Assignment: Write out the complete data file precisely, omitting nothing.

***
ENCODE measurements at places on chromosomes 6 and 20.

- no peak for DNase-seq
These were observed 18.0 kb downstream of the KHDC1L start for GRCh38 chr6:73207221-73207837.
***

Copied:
ENCODE measurements at places on chromosomes 6 and 20.

- no peak for DNase-seq
These were observed 18.0 kb downstream of the KHDC1L start for GRCh38 chr6:73207221-73207837.